Shelbyville sees spark of revival downtown

July 13, 2013

Mitch Mitchell and his wife, Nickole, took two big chances on downtown in 2010 when they decided to salvage a dilapidated 1800s building and open a custom cake-making business, Sugar Coated Cakery.

Mitch, a Shelbyville native, wasn’t alone in his belief that, even in a city better known for its horse-racing track and casino, people still enjoy a small-town atmosphere. Main Street Shelbyville counts 15 businesses that have opened downtown in the past three years, many owned and operated by locals.

rop-shelbyville-071513-1col.jpg The First Methodist Building has a new owner, who plans a $3.5 million renovation. The art-deco-inspired building from the late 1920s has been vacant several years. (IBJ photo/Aaron P. Bernstein)

“It’s just been a couple of years, but I really think we’ve seen a lot of improvement,” he said.

Shelbyville’s homegrown revival could gain serious momentum with redevelopment of the vacant First Methodist Building, one of the most prominent buildings on the circle. A California investor bought the five-story building in May and plans a $3.5 million renovation.

Purple Vetch Properties principal Mitch Genser envisions hub-style office space with a market or café on the ground floor and traditional offices in the remaining stories. He also is enthusiastic about turning the basement into a “maker space,” where inventors and tinkerers could rent sophisticated equipment like 3D printers and laser cutters.

rop-shelbyville2-071513-15col.jpg Shelbyville Mayor Tom DeBaun, left, here with Director of Redevelopment Rob Springer, said the city provided $60,000 for architecture and engineering studies of the First Methodist Building. (IBJ photo/Aaron P. Bernstein)

“My fantasy is having our own little maker fair in Shelbyville,” Genser said. “The whole idea is to make it homegrown, make it Shelbyville-like.”

Mayor Tom DeBaun said he’s talking to developers about other opportunities downtown, but he declined to disclose the targeted sites.

“A lot of it has been local investment,” DeBaun said of downtown’s revitalization so far. “But now we’re starting to see investment from outside.”

The city began making streetscape improvements under DeBaun’s predecessor, Scott Furgeson. And DeBaun, elected in 2011, has his own ideas about how to make downtown more attractive.

“No one has ever emphasized the connectivity to the river,” he said, noting that the Big Blue River runs just a quarter-mile north of the circle under North Harrison Street, also known as State Road 9.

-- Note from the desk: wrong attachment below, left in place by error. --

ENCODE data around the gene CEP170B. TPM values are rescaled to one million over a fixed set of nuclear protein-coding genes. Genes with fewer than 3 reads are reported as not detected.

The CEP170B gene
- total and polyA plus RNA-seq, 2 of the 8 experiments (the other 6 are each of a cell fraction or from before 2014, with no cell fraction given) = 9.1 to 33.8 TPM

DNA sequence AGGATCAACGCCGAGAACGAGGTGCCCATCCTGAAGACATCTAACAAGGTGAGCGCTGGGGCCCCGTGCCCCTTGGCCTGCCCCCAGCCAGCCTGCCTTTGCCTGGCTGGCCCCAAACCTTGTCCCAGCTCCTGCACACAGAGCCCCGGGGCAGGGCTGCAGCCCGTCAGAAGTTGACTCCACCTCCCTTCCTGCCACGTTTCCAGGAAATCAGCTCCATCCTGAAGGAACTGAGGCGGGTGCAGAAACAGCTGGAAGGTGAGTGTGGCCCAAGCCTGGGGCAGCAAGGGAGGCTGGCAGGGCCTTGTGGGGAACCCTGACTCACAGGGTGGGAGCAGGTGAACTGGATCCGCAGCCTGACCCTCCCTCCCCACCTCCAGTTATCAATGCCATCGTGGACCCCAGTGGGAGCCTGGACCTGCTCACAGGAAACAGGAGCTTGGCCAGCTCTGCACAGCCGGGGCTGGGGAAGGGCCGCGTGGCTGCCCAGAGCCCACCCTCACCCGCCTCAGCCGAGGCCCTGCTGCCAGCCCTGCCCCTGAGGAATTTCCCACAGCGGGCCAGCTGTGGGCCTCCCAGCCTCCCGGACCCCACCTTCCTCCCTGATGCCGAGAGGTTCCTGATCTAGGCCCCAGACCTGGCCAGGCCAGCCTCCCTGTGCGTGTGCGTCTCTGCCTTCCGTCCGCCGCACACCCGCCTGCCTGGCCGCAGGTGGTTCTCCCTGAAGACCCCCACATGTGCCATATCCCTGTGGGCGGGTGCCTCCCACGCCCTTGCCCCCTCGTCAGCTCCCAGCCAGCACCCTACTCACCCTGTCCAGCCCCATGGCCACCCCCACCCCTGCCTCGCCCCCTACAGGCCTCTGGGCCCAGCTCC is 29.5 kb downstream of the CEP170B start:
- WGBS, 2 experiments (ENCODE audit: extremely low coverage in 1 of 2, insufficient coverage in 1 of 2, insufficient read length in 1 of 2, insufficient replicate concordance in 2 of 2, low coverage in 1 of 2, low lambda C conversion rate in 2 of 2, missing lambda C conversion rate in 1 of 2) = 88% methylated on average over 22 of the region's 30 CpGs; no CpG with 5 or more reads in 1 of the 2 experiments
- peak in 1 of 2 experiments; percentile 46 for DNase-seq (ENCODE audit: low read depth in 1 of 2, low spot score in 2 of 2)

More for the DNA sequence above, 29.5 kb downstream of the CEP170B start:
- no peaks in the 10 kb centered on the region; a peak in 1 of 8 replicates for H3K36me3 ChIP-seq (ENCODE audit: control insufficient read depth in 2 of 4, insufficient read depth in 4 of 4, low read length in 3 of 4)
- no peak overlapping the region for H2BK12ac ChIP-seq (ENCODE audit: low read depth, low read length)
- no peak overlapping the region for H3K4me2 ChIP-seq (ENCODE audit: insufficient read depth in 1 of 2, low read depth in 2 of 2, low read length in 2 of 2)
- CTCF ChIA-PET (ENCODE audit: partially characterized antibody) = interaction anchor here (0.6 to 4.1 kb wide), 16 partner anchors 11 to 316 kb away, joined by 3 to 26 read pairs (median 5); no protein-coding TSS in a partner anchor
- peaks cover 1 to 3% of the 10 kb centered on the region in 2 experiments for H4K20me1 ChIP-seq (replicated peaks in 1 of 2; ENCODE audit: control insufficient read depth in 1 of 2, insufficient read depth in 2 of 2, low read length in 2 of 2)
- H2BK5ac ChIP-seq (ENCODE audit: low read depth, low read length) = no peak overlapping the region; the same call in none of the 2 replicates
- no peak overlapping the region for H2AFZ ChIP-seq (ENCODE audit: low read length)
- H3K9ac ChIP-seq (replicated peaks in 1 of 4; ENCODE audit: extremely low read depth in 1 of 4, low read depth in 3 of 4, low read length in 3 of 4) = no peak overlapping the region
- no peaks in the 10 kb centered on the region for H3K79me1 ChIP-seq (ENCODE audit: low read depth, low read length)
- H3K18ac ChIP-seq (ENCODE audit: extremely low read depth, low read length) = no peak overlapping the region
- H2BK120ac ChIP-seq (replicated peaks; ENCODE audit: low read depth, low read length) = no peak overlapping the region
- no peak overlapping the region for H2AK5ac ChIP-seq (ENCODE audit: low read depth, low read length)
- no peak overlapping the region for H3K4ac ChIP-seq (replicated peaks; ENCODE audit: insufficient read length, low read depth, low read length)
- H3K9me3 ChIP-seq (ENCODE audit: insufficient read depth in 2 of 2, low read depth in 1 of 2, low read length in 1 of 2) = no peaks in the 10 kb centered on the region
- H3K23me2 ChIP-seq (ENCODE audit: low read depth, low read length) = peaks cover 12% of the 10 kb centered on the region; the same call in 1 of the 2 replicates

The city has commissioned a feasibility study for a three-mile walking and bike path, which would follow the river and connect several city parks and the county fairgrounds. DeBaun said he’s also talking to landowners to procure a site near Harrison Street for a trailhead.

An avid cyclist, DeBaun said one of his favorite destinations is Franklin, which built a bike path near downtown along Young’s Creek.

shelbyville-map.gifShelbyville is competing with just about every city in Indiana to draw investment to its downtown, but it has a few advantages that might help overcome its largely rural surroundings.

The city receives about $3 million a year in tax revenue from the Indiana Grand casino. It costs the city about $1 million a year to support the casino with police and firefighting resources, DeBaun said, but there is still money left for infrastructure, such as a bike trail.

Shelbyville serves as a hub for auto-parts manufacturers, which have ramped up production and hiring since the end of the recession. That’s led to a better-than-average unemployment rate—7.1 percent in May vs. 8.1 percent for Indiana as a whole—and seems to be translating to a strong pace for home sales, DeBaun said.

There was sheer luck behind finding a developer for the First Methodist Building, which has been vacant several years, suffered damage from holes in the roof, and was in foreclosure. City officials were familiar with Genser because last fall his firm bought the Shelby High Apartments.

Genser said he came across the Shelby High Apartments, a 49-unit complex in a 100-year-old school south of downtown, as he searched for property outside of but “within striking distance” of metro areas. He started making improvements to the complex and spending more time in town.

“People got that we were for real and we were going to be here and stick around,” Genser said. “That, I believe, made a huge difference in our ability to work on the Methodist Building.”

The city provided $60,000 for Purple Vetch’s initial architecture and engineering studies, DeBaun said.

Purple Vetch bought the 23,000-square-foot building for $164,000 and plans to start renovations this fall, Genser said. At first, he thought it would be suitable for apartments, but officials at Main Street Shelbyville told him there was strong demand from very small firms for open-floor, collaborative office space.

Built in the late 1920s by the First Methodist Church, the art-deco-inspired building has always been used for retail and offices. Genser expects the “hub” will attract business owners who currently work from home. In addition, he said larger firms have expressed interest in leasing an entire floor.

“There’s something very emotional about this building in this community,” he said.

Purple Vetch, based in Santa Rosa, Calif., has no track record outside Shelbyville. A longtime real estate investor, Genser said he started the firm to fulfill a personal passion for working with historic buildings and, as he put it, making a difference.

Downtown Shelbyville is the kind of place he’s always wanted to work, Genser said.

“It’s a heck of a lot easier to make a difference in a community that is smaller and really ripe for that.”•


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